Now more than ever, it is important to share what we intuitively know and do all we can to serve our community crying out for help. We have often heard Yoganand quote, “a yogi acts only to help the wheel to turn.”


As practitioners and teachers of yoga, this is the time to impart the practices of Sattva that teach how to reconnect with our essence. 


Without expectations of the outcome, this is the time to help the world find its way back to unity. This Sattvic knowledge when practiced and intuitively recognized will restore eternal peace and freedom in the world. Therefore, let us do our duty, as practitioners and teachers, to practice, to share and then surrender to grace.


Teaching Sattva: how can we bring Sattva into our classes?


  1. Practice what you preach, and then deliver with authenticity.

As a teacher, establish a daily practice that is disciplined and consistent.  If you cannot have your own personal practice, you will be coming from a place of ‘Asat’- non truth. Teaching from your own experiences will have a bigger impact than teaching from someone else’s. Experience Sattva yourself, then you can deliver it authentically.


  1. Pay attention and be present for your student.

As a teacher, you should be fully present to notice everything that happens in a student’s practice and guide them in the best way you can, to recognize the gunas. Your mind cannot wander off into a past memory or fantasize about the future while teaching. It should stay present for your class. Your presence will help the students to strengthen their inner awareness. 


  1. Practice the Yamas and Niyamas. Cultivate equanimity and gratitude.

Use the Yamas and Niyamas to generate steadiness and calmness on the mat. No matter what the life’s circumstances, encourage the student to acknowledge the circumstance and then surrender to the experience. Letting go and expressing gratitude for positive experiences can help overcome negative experiences in life. Therefore cultivate the practice of equanimity and gratitude in your classes.


  1. Cultivate the witness

Strengthen the witness by practicing the foundational principles of Pranakriya Yoga. These promote healthy habits to live in Sattva and then go beyond the gunas to continue the spiritual journey .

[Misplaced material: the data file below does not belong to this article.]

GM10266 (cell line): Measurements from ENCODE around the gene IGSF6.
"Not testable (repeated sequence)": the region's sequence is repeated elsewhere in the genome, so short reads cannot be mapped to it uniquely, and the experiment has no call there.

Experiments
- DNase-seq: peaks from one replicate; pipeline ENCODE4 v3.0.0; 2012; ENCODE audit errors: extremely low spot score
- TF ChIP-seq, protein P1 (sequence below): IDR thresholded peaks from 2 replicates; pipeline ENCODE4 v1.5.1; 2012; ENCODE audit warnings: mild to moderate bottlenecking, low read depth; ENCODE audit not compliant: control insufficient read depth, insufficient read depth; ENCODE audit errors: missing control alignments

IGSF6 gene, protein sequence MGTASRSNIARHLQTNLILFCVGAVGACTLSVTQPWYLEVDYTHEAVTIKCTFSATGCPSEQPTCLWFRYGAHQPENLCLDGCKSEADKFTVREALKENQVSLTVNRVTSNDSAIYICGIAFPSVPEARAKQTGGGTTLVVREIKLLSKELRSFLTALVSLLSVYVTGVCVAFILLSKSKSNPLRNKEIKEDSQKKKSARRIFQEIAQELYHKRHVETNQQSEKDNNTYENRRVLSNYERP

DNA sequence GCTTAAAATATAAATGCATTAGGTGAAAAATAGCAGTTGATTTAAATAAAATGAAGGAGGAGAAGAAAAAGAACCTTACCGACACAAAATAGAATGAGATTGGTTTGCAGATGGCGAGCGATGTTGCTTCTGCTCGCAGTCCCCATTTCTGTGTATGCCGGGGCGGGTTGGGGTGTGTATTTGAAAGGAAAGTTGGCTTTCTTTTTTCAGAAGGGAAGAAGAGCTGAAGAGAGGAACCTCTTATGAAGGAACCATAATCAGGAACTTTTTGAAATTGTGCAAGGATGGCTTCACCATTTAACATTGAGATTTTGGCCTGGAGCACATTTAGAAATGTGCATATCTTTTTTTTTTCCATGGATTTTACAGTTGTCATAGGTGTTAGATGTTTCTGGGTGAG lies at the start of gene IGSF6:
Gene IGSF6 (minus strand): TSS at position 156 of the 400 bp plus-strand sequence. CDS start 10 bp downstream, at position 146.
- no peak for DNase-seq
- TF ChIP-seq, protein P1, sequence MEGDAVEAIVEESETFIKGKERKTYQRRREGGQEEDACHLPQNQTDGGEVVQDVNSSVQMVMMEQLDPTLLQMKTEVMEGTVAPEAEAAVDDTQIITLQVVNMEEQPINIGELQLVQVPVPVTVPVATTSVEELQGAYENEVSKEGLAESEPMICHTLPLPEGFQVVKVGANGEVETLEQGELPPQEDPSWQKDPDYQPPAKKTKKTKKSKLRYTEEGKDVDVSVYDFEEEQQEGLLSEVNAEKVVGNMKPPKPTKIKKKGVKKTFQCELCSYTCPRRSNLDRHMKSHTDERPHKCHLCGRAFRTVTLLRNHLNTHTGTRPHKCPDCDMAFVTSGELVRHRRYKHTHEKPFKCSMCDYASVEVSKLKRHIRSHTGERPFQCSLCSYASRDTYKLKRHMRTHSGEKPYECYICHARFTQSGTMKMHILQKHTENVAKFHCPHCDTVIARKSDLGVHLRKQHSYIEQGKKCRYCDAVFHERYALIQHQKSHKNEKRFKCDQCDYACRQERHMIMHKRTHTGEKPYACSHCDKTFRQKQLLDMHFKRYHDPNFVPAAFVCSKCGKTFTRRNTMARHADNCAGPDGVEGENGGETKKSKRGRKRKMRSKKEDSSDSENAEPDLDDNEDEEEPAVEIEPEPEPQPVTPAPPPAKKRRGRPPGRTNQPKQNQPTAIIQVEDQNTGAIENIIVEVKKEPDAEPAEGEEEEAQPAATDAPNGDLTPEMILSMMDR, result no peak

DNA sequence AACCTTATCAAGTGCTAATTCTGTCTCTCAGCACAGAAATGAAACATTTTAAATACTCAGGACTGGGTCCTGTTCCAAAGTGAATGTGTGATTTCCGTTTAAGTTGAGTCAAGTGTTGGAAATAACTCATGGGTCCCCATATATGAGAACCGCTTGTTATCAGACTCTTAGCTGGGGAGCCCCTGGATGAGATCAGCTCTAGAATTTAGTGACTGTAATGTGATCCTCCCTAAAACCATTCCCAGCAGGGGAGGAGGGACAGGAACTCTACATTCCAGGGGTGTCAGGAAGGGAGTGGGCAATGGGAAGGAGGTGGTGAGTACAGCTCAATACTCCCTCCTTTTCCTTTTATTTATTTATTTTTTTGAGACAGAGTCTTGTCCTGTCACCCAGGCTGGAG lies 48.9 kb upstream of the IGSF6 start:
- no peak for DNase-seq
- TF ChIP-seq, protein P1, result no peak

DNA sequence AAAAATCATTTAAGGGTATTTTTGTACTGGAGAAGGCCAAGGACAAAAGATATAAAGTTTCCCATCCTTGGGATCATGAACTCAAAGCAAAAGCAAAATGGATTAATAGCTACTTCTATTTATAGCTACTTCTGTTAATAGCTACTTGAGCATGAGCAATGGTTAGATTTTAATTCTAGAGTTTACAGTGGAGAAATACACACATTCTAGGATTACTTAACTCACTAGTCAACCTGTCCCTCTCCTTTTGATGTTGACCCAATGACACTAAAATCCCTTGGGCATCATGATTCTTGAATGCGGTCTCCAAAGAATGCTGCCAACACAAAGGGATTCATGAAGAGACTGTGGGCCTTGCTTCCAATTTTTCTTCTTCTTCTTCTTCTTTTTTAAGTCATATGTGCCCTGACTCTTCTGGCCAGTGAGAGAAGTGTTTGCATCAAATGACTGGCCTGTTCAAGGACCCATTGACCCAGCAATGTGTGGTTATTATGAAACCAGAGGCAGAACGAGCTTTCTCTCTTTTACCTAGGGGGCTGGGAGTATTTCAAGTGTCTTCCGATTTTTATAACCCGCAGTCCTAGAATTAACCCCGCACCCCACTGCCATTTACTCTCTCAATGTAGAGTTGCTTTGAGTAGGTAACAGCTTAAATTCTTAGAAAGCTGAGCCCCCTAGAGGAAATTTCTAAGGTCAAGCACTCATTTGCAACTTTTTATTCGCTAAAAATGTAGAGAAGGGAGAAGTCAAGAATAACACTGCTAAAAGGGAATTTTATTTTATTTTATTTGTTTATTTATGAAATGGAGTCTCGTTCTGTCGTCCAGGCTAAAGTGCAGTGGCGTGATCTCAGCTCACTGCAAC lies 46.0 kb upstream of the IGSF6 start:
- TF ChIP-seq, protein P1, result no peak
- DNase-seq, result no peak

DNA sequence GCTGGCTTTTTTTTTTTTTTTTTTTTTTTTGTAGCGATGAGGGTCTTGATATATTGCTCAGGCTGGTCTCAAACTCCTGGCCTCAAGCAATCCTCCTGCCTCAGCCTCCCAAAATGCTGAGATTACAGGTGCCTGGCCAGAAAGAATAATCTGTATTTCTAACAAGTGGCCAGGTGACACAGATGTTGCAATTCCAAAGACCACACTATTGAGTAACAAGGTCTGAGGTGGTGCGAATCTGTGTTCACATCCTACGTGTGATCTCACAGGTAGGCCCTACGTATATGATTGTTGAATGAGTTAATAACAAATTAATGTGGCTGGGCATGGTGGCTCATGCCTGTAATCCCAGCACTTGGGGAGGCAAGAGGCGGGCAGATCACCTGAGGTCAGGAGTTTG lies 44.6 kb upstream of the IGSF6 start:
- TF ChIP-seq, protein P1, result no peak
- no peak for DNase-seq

1. Selfless service off the mats.

Encourage students to take the practice off the mat, into their daily lives and share the lessons learnt. For example, you can be proactive and support a cause you truly believe in, by educating and spreading awareness. 


  1. Journal

Encourage students to explore their biases concerning racism, political leanings, sexual preferences and all the subjects they consider taboo and hide from – even from themselves. Ask them to journal about it, if they are not ready to converse about it yet. Acceptance is key to transformation. Acknowledging the truth about oneself is Sattva, then only can one take action to make changes in their life. After all, we can only teach others by changing ourselves.


To wrap up,  this quote below from Mahatma Gandhi always puts this practice into perspective for me-


“We but mirror the world. All the tendencies present in the outer world are to be found in the world of our body. If we could change ourselves, the tendencies in the world would also change. As a man changes his own nature, so does the attitude of the world change towards him. This is the divine mystery supreme. A wonderful thing it is and the source of our happiness. We need not wait to see what others do.”


Click here to learn more about Pranakriya Program Director, Usha Lakshmi.


Photo Credit – Simone Pellegrini on Unsplash